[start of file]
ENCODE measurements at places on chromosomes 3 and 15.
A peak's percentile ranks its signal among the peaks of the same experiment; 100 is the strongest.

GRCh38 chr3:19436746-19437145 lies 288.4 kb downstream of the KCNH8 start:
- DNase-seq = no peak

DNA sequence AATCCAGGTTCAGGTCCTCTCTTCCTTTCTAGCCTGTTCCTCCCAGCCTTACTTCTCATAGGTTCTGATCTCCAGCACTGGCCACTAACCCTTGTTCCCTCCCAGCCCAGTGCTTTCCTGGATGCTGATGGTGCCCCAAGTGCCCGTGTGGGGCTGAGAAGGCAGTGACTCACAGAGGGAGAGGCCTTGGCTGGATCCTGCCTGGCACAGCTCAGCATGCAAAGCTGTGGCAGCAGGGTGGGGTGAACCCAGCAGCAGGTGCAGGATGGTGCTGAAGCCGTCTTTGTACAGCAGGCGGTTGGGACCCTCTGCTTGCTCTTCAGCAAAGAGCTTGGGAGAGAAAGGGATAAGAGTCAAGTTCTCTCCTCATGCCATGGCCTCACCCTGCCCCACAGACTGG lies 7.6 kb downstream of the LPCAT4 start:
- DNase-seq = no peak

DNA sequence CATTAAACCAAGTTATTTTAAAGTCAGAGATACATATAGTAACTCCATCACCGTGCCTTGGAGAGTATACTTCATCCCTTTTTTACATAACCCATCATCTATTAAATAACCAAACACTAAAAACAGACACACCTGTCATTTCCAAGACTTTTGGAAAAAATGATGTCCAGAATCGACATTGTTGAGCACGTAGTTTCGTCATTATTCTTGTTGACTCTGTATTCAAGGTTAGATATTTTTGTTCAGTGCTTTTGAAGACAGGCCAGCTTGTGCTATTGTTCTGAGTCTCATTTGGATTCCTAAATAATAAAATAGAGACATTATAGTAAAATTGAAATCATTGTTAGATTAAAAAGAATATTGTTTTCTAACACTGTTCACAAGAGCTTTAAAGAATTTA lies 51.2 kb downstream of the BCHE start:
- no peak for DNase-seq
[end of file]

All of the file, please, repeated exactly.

ENCODE measurements at places on chromosomes 3 and 15.
A peak's percentile ranks its signal among the peaks of the same experiment; 100 is the strongest.

GRCh38 chr3:19436746-19437145 lies 288.4 kb downstream of the KCNH8 start:
- DNase-seq = no peak

DNA sequence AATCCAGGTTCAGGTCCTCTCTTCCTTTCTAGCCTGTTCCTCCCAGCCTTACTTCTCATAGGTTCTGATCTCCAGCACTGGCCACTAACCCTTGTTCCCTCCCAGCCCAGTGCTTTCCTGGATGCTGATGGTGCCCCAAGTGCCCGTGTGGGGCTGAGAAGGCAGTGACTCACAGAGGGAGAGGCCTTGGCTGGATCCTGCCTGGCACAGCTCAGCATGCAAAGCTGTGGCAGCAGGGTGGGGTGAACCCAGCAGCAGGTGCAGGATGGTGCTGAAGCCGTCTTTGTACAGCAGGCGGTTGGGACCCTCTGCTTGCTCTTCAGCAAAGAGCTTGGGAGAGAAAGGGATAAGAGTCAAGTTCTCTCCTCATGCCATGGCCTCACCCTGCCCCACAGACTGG lies 7.6 kb downstream of the LPCAT4 start:
- DNase-seq = no peak

DNA sequence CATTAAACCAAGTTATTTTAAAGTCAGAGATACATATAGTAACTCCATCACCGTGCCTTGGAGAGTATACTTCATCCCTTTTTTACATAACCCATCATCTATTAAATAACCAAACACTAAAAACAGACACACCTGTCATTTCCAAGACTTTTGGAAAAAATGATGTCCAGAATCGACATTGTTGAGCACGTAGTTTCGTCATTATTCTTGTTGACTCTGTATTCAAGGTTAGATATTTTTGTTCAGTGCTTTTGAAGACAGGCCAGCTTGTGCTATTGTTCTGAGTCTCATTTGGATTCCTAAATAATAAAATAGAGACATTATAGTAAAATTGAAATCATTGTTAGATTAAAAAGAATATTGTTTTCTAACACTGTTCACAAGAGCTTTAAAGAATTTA lies 51.2 kb downstream of the BCHE start:
- no peak for DNase-seq